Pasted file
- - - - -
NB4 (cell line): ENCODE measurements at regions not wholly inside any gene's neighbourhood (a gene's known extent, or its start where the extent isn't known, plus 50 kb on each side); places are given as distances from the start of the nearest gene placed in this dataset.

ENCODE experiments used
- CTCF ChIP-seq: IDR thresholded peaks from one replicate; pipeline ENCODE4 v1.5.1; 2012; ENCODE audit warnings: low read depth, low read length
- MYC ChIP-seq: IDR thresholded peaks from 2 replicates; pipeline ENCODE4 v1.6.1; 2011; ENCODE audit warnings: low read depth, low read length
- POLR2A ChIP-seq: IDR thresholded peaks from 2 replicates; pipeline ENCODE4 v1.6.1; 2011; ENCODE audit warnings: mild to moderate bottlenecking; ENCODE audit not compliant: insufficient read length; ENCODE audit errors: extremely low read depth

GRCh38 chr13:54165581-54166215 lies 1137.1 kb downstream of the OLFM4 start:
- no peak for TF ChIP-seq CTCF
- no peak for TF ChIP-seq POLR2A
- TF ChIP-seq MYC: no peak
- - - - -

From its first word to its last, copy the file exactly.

NB4 (cell line): ENCODE measurements at regions not wholly inside any gene's neighbourhood (a gene's known extent, or its start where the extent isn't known, plus 50 kb on each side); places are given as distances from the start of the nearest gene placed in this dataset.

ENCODE experiments used
- CTCF ChIP-seq: IDR thresholded peaks from one replicate; pipeline ENCODE4 v1.5.1; 2012; ENCODE audit warnings: low read depth, low read length
- MYC ChIP-seq: IDR thresholded peaks from 2 replicates; pipeline ENCODE4 v1.6.1; 2011; ENCODE audit warnings: low read depth, low read length
- POLR2A ChIP-seq: IDR thresholded peaks from 2 replicates; pipeline ENCODE4 v1.6.1; 2011; ENCODE audit warnings: mild to moderate bottlenecking; ENCODE audit not compliant: insufficient read length; ENCODE audit errors: extremely low read depth

GRCh38 chr13:54165581-54166215 lies 1137.1 kb downstream of the OLFM4 start:
- no peak for TF ChIP-seq CTCF
- no peak for TF ChIP-seq POLR2A
- TF ChIP-seq MYC: no peak